Thoughts and Adventures From Greenlite Heavy Industries

Friday, April 23, 2010

Nothing Is Free

I knew a guy who needed a big half inch drive drill for one job so he went down to the Home Depot bought the most expensive one on the shelf, used it and then took it back. He was very proud of himself for “sticking it to the man.” Something about the transaction bothered me, but, like most things, it took me a while to figure out what that something was.

Me I’m a rule follower, and I guess it bugs me when I see folks who don’t play by the rules being subsidized by those who do. The use of that drill wasn’t free, Home Depot just passed the cost of that returned item right on to me, and everyone else who plays by the rules. The Home Depot drill is a small example; a bigger example is the subprime mortgage mess, but it’s still the same principle: take what you can get screw the rest.

I’m a big believer in the Buddhist philosophy that all actions are interconnected. How you behave has a very real impact on others. We Americans are having a hard time realizing that there is no such thing as a free lunch, worse yet there’s no such thing as a cheap lunch or even an easy lunch. Our addiction to oil isn’t free it’s paid for in the blood of American servicemen and women. Our lust for cheap goods manufactured in third world countries is paid for lost jobs and foreign countries that now have us by the short hairs. Our love of fast and easy pseudo-food is paid for by through the roof health insurance rates and tax-payer funded prescription drugs.

The screw you attitude worked for nineteenth and twentieth century America, but in a twenty first century world that is literally falling apart, both physically and economically we here in the States need to get our act together and pull for the common good.

Tuesday, April 20, 2010

It's Like This

Lately I’ve been reading about the financial crisis with the vain hope of trying to understand just a little bit about what went on and what went wrong. My conclusion is that two words can really sum up what happened: recklessness and leveraging. In an attempt to relate this debacle to the real world of ordinary folks I’ve come up with a couple of analogies:


Say you work for a small company and the entire future of that business rests on getting an important document across town, your boss gives you the document along with twenty bucks and says “get this to our client in one hour.” Now you have three options: do it yourself, hire a reputable currier, or hire a will work for food guy off the street.

You decide to go for latter of the three choices and pay a homeless guy five bucks and entrust him with the document, and to make matters worse you don’t even check to see if he has a vehicle with which to transport himself across town – you just believe him when he says he can do the job. You then go off to a restaurant and spend the remaining fifteen bucks on a ham sandwich and a beer all the while patting yourself on the back on how smart your decision was. An hour later you get back to the office to find out that the document wasn’t delivered, and that your company lost the contract and is consequently going out of business.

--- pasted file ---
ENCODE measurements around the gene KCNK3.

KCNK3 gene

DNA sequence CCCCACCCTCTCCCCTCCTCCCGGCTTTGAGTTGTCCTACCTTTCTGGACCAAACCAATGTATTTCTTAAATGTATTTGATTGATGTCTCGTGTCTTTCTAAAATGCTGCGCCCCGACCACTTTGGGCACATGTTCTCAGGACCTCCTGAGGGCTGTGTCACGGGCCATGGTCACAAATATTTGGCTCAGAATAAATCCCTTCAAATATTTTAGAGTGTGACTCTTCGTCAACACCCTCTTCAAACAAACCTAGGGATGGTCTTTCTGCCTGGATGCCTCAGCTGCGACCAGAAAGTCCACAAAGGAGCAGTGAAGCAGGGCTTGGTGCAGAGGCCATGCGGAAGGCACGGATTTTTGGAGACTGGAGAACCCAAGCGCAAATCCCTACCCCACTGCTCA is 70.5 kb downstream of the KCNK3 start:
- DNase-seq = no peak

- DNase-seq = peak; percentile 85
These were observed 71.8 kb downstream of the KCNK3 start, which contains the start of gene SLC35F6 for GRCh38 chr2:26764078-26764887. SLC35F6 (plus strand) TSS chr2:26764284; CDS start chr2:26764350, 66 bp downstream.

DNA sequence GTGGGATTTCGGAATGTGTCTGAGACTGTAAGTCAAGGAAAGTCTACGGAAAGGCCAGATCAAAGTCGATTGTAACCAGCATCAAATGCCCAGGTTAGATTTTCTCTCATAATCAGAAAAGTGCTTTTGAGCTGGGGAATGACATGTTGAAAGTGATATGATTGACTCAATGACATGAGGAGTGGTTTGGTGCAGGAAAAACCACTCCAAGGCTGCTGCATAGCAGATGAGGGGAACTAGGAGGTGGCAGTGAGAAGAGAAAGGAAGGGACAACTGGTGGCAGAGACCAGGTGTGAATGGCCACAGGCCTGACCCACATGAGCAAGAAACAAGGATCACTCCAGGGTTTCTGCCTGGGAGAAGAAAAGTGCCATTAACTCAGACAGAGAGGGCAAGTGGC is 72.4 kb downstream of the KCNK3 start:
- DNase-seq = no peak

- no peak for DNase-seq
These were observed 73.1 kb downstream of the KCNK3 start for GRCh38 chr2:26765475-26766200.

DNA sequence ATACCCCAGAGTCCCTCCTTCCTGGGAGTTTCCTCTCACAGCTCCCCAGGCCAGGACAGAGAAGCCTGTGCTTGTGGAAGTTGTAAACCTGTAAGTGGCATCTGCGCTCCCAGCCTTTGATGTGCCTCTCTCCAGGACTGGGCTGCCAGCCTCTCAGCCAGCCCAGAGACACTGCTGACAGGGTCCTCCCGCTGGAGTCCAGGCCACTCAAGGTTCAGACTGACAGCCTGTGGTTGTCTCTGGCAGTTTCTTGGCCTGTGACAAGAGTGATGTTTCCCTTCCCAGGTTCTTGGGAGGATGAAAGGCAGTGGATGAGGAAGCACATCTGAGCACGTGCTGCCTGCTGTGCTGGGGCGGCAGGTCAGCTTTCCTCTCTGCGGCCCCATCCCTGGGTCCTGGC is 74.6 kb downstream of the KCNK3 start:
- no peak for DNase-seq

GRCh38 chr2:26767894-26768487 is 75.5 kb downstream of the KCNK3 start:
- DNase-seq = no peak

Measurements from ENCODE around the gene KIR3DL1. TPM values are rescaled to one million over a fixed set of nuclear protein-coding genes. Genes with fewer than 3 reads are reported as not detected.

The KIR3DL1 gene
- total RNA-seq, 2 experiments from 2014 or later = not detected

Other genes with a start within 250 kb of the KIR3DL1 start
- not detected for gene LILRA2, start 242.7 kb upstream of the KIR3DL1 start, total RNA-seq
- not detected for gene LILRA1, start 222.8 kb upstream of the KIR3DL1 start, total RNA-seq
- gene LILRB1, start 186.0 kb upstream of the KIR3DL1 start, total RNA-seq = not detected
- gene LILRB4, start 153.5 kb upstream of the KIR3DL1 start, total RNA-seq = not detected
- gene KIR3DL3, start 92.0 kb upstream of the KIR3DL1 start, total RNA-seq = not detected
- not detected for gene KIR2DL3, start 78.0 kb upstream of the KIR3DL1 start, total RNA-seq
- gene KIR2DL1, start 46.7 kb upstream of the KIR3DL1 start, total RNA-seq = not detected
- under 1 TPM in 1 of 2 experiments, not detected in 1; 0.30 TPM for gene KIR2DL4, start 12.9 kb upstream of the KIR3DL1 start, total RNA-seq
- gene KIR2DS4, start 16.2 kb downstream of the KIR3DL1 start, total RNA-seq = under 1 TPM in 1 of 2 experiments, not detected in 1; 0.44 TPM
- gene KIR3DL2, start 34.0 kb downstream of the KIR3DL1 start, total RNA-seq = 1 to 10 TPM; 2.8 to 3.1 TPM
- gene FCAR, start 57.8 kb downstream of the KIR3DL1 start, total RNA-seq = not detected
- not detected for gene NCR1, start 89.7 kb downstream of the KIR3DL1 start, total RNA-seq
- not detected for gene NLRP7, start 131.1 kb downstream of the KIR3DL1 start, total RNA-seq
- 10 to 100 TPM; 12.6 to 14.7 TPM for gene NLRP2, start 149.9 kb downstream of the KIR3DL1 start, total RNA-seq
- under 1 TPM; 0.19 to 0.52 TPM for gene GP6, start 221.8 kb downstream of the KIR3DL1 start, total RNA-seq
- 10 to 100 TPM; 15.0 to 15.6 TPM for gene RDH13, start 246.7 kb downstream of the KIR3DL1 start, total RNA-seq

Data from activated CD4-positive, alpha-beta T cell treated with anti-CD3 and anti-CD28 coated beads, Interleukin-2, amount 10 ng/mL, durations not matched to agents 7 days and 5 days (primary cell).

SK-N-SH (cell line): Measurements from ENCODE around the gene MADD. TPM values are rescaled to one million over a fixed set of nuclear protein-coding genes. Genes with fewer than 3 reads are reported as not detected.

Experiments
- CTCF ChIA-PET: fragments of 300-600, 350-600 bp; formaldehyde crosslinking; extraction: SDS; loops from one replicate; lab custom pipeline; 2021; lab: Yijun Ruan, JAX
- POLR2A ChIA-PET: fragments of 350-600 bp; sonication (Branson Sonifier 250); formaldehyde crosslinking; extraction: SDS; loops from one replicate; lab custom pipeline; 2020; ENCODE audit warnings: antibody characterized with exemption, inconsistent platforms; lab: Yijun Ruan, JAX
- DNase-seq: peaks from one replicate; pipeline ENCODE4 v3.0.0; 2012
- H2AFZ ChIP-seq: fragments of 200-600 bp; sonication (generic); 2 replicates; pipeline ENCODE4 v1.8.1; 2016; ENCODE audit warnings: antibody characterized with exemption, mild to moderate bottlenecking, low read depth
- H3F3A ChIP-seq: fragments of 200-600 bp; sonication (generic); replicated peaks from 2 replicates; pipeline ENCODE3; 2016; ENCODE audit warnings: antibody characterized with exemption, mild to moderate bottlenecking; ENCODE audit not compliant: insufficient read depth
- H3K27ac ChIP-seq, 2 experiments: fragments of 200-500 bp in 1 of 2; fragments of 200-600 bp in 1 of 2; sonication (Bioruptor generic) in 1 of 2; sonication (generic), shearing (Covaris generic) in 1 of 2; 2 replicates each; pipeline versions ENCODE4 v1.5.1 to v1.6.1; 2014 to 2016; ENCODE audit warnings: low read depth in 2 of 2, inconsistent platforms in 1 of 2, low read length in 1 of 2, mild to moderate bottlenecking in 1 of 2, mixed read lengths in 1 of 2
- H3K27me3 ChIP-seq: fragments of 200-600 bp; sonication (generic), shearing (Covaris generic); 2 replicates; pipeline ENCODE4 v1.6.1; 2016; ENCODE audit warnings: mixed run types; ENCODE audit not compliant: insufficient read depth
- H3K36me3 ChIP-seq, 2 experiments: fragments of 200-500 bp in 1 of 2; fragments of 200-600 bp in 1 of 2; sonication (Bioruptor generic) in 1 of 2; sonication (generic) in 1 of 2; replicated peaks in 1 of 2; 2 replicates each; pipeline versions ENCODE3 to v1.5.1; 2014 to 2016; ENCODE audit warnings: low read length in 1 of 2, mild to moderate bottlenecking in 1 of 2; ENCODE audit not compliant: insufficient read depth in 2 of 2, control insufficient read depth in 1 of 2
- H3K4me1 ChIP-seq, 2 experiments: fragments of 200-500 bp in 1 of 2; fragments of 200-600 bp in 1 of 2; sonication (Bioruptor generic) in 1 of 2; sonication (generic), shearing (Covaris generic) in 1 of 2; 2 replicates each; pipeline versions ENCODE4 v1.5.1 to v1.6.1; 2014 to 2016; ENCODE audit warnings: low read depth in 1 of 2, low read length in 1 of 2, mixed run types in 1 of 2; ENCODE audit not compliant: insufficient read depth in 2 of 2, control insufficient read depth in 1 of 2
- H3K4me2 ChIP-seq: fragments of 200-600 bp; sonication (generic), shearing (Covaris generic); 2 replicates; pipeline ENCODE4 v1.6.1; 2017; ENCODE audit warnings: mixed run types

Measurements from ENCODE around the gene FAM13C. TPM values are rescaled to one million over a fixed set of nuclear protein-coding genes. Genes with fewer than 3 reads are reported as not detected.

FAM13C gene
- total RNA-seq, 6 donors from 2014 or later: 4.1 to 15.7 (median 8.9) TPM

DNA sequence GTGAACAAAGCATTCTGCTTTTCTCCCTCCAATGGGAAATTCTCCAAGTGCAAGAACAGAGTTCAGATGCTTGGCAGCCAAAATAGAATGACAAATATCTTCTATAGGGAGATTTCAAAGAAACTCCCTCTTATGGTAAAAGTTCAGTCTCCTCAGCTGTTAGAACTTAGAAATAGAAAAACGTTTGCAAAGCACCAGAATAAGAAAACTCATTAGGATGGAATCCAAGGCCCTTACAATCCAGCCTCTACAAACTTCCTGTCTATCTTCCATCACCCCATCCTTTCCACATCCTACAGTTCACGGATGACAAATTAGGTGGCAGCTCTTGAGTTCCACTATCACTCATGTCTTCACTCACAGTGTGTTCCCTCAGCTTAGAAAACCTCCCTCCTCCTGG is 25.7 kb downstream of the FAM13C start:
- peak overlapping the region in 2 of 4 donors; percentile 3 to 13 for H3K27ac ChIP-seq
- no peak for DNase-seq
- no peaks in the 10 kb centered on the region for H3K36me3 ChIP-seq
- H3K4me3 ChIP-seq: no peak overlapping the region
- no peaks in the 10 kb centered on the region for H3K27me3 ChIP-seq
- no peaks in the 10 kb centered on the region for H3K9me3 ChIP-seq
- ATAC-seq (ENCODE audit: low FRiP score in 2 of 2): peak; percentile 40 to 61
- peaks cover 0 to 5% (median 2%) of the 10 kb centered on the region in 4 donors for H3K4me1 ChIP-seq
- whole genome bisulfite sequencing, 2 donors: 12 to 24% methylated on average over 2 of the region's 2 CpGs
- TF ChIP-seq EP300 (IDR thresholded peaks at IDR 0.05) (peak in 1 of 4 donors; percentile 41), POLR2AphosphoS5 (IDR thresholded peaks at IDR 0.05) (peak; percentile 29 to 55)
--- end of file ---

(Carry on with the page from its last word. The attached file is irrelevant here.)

Now many right wing columnists – Charles Krauthammer for example – would argue that the responsibility for the demise of your company rests squarely on the shoulders of the homeless guy. I on the other hand say it’s your fault: you made a reckless decision with the prospect of making big rewards (i.e. fifteen bucks and a relaxing lunch), so take your lumps.


Leveraging is basically an attempt to maximize return on a bet, so gambling is an natural analogy. Say you have $100 and you want to bet on a football game. The odds are 2:1 and the prospect of winning $200 doesn’t seem appealing so you bet $1000. You win, now you have $2100. You have a party and blow $1100, now you have $1000. Along comes another 2:1 bet, you’re feeling lucky so you bet $10,000. Yea you win again, now you have $21,000. You need to celebrate so you buy an $11,000 car get drunk and wreck it, you have no insurance, and so you’re out the value of the car, now you have $10,000. Well you know where to get more money, so you find another 2:1 sure thing and bet $100,000. Oops your tip wasn’t any good and now you owe the full $100,000, which means you’re short $90,000.

Now you’re in deep trouble because the bookie is going to fit you for some lead shoes, so you go to your father-in-law and demand $90,000. Now obviously your father-in-law doesn’t want to give you the money but you point out that he’s getting off cheap for $90,000 because if you end up at the bottom of the river he’s going to have to support his daughter and his grandkids, and by the time you count in college he’s going to be in for much more than $90,000. Now your father-in-law isn’t a rich guy, but he sees the logic in your argument so he gets a loan and bails you out.

You would think that the father-in-law wouldn’t just give you the money, but would instead insist on some conditions, namely that you stop gambling what you can’t afford to lose. I think it’s safe to say that there are only 41 people in the country who wouldn’t insist on some conditions when giving out the $90,000, unfortunaely all 41 of those folks ended up as United States Senators.

Friday, April 9, 2010

A Word to the Wise

Don't do your taxes while reading It Takes a Pillage by Nomi Prins.

Monday, April 5, 2010

If You Ain't the Lead Dog

Sophia got a dog sled ride for her eighth birthday, here's a view from the sled

The only dog sledding operation we could find was down at Mt. Bachelor, near Bend, Oregon, so we packed up and drove six hours south. We arrived just after a major winter storm had dumped 40 inches on the resort, so we got in an incredible day of skiing in addition to the sled ride.